• A Basic Logic Class, starting with the premise that you are not the only person on the planet who is 'entitled' to anything.
    Frankly, I don't know whether to blame you, your parents, or your school, for your selfish and poor attitude. Regardless of how you feel about taxing the Internet, you're not making anyone very proud to be American.
  • by Jason Cain ( 17031 ) on Friday September 24, 1999 @08:59AM (#1661480)
    How can it be a "permanent" end to internet taxes? Congress could always just amend the bill again, or write another bill repealing it. But it does seem to be a step in the right direction. Now if it will just pass.
  • Why would you ever want to sabotage tech research with more government money? The government does most things less efficiently and with a lot more politics than private industry. If the money stays in the hands of the people who earn it, it's going to get spent on what they want, not on the priorities of hundreds of congressmen who have a profile heavily weighted towards lawyers and away from engineering/science/technology.

    I can do more good for the cause of science and moon colonies by sending $1000 to a company to build a better rocket motor than sending $10,000 to the government in taxes.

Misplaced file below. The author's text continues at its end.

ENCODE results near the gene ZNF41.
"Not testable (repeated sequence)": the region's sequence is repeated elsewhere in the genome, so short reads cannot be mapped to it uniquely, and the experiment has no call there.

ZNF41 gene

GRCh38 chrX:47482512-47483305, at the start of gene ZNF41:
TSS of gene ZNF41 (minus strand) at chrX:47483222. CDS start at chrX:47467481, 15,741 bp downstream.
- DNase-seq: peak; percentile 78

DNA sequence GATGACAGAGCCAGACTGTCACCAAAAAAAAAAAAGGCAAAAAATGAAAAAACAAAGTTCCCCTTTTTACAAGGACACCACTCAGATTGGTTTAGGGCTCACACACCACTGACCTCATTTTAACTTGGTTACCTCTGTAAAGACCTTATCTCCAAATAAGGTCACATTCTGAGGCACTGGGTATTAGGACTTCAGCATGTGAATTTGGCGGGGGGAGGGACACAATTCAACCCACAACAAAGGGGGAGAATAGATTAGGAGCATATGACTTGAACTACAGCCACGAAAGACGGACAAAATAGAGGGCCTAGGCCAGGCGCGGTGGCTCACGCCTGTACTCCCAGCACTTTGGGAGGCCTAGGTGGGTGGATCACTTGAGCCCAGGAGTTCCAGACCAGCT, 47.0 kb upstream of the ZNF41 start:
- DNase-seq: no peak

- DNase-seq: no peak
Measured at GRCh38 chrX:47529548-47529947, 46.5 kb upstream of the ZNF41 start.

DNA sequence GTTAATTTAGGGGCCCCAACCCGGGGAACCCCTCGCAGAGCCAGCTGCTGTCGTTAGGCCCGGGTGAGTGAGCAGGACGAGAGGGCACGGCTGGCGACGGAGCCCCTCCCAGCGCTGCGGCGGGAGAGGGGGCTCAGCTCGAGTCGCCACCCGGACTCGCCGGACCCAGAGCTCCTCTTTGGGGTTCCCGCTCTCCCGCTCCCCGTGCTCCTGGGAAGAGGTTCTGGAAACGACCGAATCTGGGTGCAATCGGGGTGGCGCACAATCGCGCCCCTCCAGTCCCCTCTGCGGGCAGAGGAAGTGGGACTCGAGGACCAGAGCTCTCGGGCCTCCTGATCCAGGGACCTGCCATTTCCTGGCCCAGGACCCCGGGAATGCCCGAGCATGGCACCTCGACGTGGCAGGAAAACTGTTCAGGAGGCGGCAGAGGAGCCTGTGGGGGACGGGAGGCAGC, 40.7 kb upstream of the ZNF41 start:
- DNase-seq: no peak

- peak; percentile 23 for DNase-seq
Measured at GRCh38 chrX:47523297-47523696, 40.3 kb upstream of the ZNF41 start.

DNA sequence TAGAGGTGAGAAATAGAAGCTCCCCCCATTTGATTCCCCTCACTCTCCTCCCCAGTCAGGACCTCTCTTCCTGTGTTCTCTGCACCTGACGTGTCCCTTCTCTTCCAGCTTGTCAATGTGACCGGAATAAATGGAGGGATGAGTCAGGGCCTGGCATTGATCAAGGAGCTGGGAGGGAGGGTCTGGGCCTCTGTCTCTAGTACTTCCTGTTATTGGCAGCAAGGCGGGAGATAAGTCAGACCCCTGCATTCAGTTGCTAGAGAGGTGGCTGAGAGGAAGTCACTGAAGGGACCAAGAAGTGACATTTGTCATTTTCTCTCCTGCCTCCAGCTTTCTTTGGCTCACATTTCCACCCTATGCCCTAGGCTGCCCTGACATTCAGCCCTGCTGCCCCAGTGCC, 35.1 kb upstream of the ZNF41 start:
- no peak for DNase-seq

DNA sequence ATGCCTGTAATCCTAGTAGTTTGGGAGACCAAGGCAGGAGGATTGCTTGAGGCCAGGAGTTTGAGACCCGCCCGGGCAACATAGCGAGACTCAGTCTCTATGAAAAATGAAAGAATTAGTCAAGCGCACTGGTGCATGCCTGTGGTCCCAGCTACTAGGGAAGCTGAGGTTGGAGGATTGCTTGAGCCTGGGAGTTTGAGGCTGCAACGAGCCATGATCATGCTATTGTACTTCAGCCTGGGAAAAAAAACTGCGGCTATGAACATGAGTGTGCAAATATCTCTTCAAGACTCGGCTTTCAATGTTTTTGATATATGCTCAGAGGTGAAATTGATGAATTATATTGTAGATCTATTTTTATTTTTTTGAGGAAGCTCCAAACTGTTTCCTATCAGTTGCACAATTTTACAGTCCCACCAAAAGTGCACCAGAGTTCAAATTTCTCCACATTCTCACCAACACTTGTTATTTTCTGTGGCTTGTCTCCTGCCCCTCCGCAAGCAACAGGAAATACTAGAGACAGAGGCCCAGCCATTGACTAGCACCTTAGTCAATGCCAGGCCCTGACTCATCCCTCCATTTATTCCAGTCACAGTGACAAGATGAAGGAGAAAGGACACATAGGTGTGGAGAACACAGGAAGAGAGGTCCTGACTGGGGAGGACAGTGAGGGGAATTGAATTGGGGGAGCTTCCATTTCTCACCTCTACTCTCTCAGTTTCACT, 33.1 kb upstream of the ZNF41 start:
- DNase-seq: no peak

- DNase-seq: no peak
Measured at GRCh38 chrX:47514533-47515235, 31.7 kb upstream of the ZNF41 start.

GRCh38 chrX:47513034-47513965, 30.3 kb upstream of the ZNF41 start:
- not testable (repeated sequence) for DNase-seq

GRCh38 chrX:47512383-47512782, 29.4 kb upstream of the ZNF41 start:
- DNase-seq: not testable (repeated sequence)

TML
  • by Anonymous Coward
    "we don't even NEED public schools. As a product of private schools, I am living proof. "

    Let me get this straight: because YOU were a product of private schools, we (or anyone else subject to the American system) don't even need public schools.

    Are you saying that only those people whose parents can afford to get them a private education actually need one? Or that everyone can make do with a private education at your school as long as it deigns to let them in?

    I'm not sure what your private school taught you, but I can point out several things you might perchance go back and learn:
    Compassion - Jesus said, "that which you have done unto the least of mine, you do unto me." A society's degree of civilization is largely determined by the quality of life of its poorest citizens.


    The 14th Amendment to the Constitution, Section 1. This has been used not only to establish the right to public education, but to enforce equal funding between the rich and the poor school districts. As a citizen (I'm presuming of the US), the government has the right to charge you money for the services it provides. Many more and wiser people than you have decided that educating our youth is a state need in order to train them to become proper citizens. They're correct. You'd do well to understand that.


    The Declaration of Independence, which says in part that all men are created equal, and are endowed by their Creator with certain inalienable rights, among them, life, liberty, and the pursuit of happiness. Education, even for those who can't afford it, is absolutely necessary for citizens to live, be free, and pursue happiness in America.